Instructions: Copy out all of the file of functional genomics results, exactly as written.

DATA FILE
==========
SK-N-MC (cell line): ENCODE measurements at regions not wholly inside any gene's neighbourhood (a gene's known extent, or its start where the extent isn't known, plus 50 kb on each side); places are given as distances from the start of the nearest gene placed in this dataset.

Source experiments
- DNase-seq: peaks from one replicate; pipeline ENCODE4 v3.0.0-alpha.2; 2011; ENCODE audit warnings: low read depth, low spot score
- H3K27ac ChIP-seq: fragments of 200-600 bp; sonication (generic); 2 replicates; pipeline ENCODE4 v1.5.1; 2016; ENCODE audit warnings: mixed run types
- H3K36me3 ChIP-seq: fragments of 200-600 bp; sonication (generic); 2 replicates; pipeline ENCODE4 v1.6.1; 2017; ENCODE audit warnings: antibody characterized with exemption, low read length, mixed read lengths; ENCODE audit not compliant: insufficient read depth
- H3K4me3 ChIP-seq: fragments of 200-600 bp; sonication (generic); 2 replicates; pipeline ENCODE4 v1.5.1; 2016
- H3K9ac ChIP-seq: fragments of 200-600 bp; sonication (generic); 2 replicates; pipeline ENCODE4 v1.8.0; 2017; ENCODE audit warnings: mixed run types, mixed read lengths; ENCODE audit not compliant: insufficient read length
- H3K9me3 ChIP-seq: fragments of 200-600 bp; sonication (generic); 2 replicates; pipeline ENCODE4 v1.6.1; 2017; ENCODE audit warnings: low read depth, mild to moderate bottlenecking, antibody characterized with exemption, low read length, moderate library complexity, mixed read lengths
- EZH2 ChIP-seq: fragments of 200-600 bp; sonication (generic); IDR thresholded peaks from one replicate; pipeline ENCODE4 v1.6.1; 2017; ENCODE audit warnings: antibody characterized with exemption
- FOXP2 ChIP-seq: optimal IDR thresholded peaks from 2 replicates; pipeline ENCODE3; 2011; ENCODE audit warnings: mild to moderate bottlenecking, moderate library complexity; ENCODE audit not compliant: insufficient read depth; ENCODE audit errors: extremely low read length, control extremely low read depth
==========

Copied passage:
SK-N-MC (cell line): ENCODE measurements at regions not wholly inside any gene's neighbourhood (a gene's known extent, or its start where the extent isn't known, plus 50 kb on each side); places are given as distances from the start of the nearest gene placed in this dataset.

Source experiments
- DNase-seq: peaks from one replicate; pipeline ENCODE4 v3.0.0-alpha.2; 2011; ENCODE audit warnings: low read depth, low spot score
- H3K27ac ChIP-seq: fragments of 200-600 bp; sonication (generic); 2 replicates; pipeline ENCODE4 v1.5.1; 2016; ENCODE audit warnings: mixed run types
- H3K36me3 ChIP-seq: fragments of 200-600 bp; sonication (generic); 2 replicates; pipeline ENCODE4 v1.6.1; 2017; ENCODE audit warnings: antibody characterized with exemption, low read length, mixed read lengths; ENCODE audit not compliant: insufficient read depth
- H3K4me3 ChIP-seq: fragments of 200-600 bp; sonication (generic); 2 replicates; pipeline ENCODE4 v1.5.1; 2016
- H3K9ac ChIP-seq: fragments of 200-600 bp; sonication (generic); 2 replicates; pipeline ENCODE4 v1.8.0; 2017; ENCODE audit warnings: mixed run types, mixed read lengths; ENCODE audit not compliant: insufficient read length
- H3K9me3 ChIP-seq: fragments of 200-600 bp; sonication (generic); 2 replicates; pipeline ENCODE4 v1.6.1; 2017; ENCODE audit warnings: low read depth, mild to moderate bottlenecking, antibody characterized with exemption, low read length, moderate library complexity, mixed read lengths
- EZH2 ChIP-seq: fragments of 200-600 bp; sonication (generic); IDR thresholded peaks from one replicate; pipeline ENCODE4 v1.6.1; 2017; ENCODE audit warnings: antibody characterized with exemption
- FOXP2 ChIP-seq: optimal IDR thresholded peaks from 2 replicates; pipeline ENCODE3; 2011; ENCODE audit warnings: mild to moderate bottlenecking, moderate library complexity; ENCODE audit not compliant: insufficient read depth; ENCODE audit errors: extremely low read length, control extremely low read depth